For the past 8 years, I’ve run my own company. A digital product consulting company. Across those 8 years, I’ve launched 3 products of my own that I’m very proud of – while doing interesting client work, that I’m also very proud of.
I’ve also become a father of 3.
As I write this, my third child is nearly a year old. Experience has told me – a newborn in the house is demanding enough – there’s no reason to purposefully add more. Whether that be the demands of launching a startup or anything else. It just makes everything that much more difficult and everyone that much more unhappy. I want more happiness – not less.
Thankfully – I’m able to work in a way that I’m most productive. On projects I’m interested in and still be there when the 5 yr old finds his first toad in the backyard.
Once or twice a semester, I’m invited to speak to a group of students at one of the many universities in this area. Sometimes I’m asked to talk about a project like Kernest, sometimes I’m asked about web design / information architecture / etc. Tonight, I was asked to talk about my business – not the work. A refreshing distinction.
One of the most insightful questions asked by a student was: Why don’t I have more employees…why am I not focused on growing my business bigger and faster?
It comes down to question of horizon and longevity.
Wal-mart is nearly 50 years old. It was 25 years old when I first stepped into one. Same for Target and Best Buy. My top-of-the-head calculations, it takes 20 years to build a retail business of any lasting significance.
People smarter at urban planning than myself have described public transit as a ‘100 year problem’.
The United States of America is only 234 years old.
Based on my lineage, I can count on another 4 decades – and with even modest advances in quality of life technologies – 2 more decades on top of that. That’s a lot of time to build and grow something to improve lots of people lives and persists beyond my direct involvement.
PREFACE: This post was sitting in my drafts since July, and it seemed to go nicely with the co-working post, so I hit publish.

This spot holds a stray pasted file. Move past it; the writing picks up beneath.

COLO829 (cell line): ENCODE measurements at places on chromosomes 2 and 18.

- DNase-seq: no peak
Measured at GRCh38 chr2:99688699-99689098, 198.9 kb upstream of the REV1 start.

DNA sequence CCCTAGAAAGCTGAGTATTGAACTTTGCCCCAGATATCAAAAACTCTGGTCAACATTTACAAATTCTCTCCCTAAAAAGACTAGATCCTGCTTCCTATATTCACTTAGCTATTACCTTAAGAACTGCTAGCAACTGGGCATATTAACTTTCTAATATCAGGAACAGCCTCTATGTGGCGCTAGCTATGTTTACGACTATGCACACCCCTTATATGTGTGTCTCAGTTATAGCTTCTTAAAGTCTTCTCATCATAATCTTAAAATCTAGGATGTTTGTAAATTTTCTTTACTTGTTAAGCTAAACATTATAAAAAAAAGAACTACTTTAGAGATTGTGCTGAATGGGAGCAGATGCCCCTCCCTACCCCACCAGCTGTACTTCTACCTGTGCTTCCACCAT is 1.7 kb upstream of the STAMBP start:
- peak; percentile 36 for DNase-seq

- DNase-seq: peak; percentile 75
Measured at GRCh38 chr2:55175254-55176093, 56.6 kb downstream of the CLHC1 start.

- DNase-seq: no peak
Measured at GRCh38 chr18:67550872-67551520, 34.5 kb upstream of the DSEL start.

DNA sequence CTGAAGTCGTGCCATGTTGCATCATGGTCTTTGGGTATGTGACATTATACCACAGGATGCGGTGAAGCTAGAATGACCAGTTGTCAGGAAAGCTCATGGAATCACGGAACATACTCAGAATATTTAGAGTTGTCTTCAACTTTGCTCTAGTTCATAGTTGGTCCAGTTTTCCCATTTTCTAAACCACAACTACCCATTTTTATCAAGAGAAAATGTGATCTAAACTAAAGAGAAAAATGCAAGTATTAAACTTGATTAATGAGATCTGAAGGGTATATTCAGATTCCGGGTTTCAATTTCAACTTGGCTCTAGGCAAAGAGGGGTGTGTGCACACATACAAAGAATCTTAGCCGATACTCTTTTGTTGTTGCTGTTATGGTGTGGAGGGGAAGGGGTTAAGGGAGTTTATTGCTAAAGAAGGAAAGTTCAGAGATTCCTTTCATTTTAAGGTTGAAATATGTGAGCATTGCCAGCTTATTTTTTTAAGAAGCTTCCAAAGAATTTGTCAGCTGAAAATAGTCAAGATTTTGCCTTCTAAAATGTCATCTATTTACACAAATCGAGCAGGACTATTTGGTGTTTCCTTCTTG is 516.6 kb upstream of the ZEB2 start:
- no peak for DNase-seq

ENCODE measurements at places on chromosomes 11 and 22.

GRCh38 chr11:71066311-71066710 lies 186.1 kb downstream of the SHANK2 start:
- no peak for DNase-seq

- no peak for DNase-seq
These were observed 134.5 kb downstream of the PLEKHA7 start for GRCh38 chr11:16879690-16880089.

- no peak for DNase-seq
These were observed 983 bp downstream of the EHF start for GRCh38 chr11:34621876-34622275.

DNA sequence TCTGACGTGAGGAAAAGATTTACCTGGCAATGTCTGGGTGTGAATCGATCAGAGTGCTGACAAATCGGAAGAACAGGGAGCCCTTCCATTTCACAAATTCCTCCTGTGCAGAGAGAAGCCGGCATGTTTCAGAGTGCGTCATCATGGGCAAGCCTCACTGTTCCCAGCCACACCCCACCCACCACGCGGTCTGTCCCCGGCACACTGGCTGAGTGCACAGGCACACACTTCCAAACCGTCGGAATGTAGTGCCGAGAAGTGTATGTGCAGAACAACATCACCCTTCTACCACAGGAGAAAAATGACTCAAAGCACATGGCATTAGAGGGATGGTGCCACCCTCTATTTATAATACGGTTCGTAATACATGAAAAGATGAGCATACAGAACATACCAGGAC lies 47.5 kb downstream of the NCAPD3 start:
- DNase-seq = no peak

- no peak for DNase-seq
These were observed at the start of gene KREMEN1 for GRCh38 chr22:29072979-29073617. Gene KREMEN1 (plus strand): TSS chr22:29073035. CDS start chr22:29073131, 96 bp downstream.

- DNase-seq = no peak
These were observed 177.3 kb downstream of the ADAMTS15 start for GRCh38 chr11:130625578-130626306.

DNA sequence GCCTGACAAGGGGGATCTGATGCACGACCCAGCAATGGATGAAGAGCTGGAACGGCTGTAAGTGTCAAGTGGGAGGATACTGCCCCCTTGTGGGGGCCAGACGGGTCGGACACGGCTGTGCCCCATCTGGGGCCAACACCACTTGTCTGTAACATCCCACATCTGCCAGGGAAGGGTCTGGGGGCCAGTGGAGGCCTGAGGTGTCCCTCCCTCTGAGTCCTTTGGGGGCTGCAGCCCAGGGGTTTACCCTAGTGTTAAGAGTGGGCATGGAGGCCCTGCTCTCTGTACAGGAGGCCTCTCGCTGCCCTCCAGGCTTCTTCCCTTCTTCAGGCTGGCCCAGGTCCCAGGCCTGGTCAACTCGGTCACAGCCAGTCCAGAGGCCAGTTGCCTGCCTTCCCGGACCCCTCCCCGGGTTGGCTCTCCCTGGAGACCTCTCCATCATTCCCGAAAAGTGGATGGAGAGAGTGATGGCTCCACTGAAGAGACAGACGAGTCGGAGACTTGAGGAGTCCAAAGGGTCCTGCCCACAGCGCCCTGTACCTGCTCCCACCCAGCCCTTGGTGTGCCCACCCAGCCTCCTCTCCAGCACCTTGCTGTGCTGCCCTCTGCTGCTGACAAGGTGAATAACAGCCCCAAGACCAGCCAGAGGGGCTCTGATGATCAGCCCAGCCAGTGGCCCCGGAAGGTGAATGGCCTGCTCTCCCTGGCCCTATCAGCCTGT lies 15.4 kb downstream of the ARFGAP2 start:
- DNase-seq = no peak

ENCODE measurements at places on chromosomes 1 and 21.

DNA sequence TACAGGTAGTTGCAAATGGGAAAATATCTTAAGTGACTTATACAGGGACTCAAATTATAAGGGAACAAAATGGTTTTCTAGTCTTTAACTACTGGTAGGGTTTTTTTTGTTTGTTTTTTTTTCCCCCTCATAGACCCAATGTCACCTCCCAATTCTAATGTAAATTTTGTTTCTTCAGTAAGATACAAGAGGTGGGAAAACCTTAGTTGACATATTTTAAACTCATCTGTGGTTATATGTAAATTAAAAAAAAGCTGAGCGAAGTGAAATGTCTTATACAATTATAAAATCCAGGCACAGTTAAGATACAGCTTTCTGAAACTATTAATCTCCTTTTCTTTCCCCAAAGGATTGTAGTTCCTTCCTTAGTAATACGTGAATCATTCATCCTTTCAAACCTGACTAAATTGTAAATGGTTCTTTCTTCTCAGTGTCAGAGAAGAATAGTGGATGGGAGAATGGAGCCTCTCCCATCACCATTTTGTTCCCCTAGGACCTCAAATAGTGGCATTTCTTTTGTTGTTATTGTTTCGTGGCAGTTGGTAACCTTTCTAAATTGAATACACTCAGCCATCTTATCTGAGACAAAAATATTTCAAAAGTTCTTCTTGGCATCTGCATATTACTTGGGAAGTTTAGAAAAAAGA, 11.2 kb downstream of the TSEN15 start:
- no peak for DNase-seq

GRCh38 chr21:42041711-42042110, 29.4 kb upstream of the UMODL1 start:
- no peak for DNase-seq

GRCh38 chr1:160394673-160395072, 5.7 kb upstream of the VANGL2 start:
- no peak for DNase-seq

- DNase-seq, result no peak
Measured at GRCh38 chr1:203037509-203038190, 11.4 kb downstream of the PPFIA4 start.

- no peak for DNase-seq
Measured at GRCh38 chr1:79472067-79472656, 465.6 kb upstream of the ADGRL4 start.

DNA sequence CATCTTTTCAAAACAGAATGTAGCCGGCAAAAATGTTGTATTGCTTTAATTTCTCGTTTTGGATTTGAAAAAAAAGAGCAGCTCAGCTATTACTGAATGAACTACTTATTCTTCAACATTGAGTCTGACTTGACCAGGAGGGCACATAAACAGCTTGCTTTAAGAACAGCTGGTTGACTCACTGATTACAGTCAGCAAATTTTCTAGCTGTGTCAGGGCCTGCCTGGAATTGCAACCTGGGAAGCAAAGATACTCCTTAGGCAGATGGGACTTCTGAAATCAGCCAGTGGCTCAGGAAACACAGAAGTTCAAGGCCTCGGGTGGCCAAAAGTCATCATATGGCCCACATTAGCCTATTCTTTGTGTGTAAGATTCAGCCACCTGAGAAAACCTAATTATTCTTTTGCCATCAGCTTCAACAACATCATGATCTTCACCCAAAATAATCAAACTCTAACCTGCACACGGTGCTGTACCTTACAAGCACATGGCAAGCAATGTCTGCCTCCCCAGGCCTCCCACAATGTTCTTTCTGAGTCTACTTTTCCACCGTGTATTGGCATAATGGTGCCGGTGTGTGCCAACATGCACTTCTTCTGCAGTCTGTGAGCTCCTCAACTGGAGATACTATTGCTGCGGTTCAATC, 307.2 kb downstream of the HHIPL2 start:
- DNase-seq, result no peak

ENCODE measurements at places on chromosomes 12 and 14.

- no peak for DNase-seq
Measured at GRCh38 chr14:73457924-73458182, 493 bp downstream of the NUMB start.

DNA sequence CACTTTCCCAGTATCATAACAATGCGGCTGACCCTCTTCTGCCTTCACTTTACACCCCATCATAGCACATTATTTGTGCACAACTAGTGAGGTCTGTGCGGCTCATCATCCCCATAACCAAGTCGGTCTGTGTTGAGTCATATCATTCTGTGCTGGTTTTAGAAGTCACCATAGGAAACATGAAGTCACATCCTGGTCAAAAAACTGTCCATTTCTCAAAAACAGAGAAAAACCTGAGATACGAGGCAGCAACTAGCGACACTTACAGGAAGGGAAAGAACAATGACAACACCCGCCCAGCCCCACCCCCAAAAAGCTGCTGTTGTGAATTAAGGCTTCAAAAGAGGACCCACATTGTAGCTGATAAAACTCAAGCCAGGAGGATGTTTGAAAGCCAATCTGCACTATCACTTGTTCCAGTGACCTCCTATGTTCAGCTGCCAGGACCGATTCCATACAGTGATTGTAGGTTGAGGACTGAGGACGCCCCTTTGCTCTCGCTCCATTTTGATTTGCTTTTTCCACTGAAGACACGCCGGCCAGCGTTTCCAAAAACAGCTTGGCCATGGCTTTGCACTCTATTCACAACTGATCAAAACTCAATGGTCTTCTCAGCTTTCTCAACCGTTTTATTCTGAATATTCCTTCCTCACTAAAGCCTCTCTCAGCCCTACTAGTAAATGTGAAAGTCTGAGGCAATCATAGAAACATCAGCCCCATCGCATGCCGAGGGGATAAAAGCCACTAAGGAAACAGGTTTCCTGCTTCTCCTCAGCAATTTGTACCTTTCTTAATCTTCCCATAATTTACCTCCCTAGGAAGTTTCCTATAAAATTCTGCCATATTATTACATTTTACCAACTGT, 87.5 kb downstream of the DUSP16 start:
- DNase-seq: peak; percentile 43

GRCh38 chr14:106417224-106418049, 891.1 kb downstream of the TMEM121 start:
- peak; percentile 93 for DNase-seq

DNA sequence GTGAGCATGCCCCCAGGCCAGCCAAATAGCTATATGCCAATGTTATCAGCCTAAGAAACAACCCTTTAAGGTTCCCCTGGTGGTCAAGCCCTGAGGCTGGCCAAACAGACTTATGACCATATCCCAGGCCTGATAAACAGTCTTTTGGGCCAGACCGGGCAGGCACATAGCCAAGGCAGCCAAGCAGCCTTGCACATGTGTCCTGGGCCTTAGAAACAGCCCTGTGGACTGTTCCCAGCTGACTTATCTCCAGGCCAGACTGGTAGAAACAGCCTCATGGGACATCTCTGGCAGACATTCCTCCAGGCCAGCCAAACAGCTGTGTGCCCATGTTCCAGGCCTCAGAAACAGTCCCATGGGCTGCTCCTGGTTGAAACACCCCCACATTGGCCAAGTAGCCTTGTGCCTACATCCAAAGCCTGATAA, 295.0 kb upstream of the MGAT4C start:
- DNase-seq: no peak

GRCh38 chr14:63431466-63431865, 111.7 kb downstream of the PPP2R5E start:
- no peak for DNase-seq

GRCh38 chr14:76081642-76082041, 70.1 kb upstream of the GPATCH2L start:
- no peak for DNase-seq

After we returned from a refreshing holiday weekend1 at the in-laws, Cooper asked why we came home.
“Grandma, Grandpa, and Papa all have to go to work on Monday.”
“Where is Grandma’s office?”, he replies.
“Remember we drove past her office on the way to the petting zoo and car show?”
“Why isn’t her office in her house?”
I’ve worked at home since before the kids were born. I prefer it to an office outside of the home for a number of reasons. Primarily, I have greater control over my personal comfort (temperature, lighting, chair/desk/table heights) in my home office than I do elsewhere. Secondarily, considering how abstract my work is, having a home office makes me feel like the kids have some notion of what I do2 (even if that notion is limited to ‘drawing on whiteboards’).
Earlier this week, I had a fairly thorough conversation with a St. Paul-based serial entrepreneur exploring starting a co-working business.
I’ve been writing about the “co-working” / “work club” concept off and on for a while now (1, 2, 3, 4, 5, 6, Bonus) and there hasn’t been any blips on my radar for more than a year. So, I was pleasantly surprised to hear from him.
The notion of having access a low-cost office-y space with some of the amenities of ‘bigger’ offices is attractive. Unfortunately – like flying cars and carbon trading markets – there are a number of reasons why it hasn’t caught on. Some of those reasons are obvious (Herman Miller decor) others are less so (How is it different than Kopplin’s?).
In one of my earlier posts, I talked about these third places as transitional places.
Must be something in the warm Janurary in MN air. A lunch earlier this week – unfortunately without Steve (need to remedy that) – was all about the need and value in increasing the visibility of expertise, availability, and reputation.
In a very primitive, rudimentary, and analog form – the barometer Steve asks about already exists; participation in peer communities like forums, professional organizations, and generally impressing people with how hard your rock – are all reputation builders and indicators. Primitive, because it’s still pretty hard to find people that can vouch for you. Google, LinkedIn, eBay, and the comments on your own blog, are all ways to others gauge your status.
For better or worse – all the measurement systems listed thus far are isolated and non-portable (pointing your eBay rating at a potential consulting client means little). Maybe I should dust off my Identity XML thinking. Managing access to a bunch of Identity.xml files sounds far more useful than YAIS (Yet Another Identity Silo).
Many of the attributes Steve lists in his question above are most accurately declared by others – verses self. The world…er…marketplace…creates my identity as much as I do.
So, Steve, I’ll declare what I know of you, if you declare what you know of me. 🙂
Re-reading this, I think RSS is the microformat in question.
I continually struggle with the notion of an office outside of the house. It alway feels like so much overhead, separation, and duplication (internet, plumbing, etc). I’m wishing Best Buy the best in this experiment.